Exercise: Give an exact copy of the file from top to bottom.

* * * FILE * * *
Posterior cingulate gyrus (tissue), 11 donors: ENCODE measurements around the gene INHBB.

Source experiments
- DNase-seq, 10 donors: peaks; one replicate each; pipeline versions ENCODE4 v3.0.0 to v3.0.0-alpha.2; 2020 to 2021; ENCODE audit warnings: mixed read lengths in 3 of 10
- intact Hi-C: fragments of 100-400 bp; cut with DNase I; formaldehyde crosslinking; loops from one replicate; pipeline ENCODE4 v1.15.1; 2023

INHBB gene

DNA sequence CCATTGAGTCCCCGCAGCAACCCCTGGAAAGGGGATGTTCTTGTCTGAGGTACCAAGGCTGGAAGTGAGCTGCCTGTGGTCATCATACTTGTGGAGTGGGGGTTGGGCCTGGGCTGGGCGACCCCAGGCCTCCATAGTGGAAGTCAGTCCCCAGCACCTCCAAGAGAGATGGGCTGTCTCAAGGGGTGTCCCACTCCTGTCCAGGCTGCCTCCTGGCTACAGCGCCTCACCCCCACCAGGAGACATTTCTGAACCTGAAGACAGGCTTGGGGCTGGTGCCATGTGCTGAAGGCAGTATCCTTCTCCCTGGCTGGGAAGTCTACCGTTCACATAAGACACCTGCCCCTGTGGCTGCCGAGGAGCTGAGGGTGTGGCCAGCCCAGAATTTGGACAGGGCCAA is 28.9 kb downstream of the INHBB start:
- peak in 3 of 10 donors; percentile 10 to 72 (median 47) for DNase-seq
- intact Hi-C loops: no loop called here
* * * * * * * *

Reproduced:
Posterior cingulate gyrus (tissue), 11 donors: ENCODE measurements around the gene INHBB.

Source experiments
- DNase-seq, 10 donors: peaks; one replicate each; pipeline versions ENCODE4 v3.0.0 to v3.0.0-alpha.2; 2020 to 2021; ENCODE audit warnings: mixed read lengths in 3 of 10
- intact Hi-C: fragments of 100-400 bp; cut with DNase I; formaldehyde crosslinking; loops from one replicate; pipeline ENCODE4 v1.15.1; 2023

INHBB gene

DNA sequence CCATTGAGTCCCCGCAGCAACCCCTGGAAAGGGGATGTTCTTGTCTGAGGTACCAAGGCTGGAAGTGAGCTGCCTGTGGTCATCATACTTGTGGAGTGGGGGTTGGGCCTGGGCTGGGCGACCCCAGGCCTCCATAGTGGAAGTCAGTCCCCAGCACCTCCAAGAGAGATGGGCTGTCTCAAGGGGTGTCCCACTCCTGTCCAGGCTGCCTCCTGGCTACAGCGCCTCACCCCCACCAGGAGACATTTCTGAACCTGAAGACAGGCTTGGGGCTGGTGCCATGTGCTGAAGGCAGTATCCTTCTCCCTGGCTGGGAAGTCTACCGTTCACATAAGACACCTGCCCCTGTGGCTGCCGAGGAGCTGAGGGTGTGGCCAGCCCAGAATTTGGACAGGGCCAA is 28.9 kb downstream of the INHBB start:
- peak in 3 of 10 donors; percentile 10 to 72 (median 47) for DNase-seq
- intact Hi-C loops: no loop called here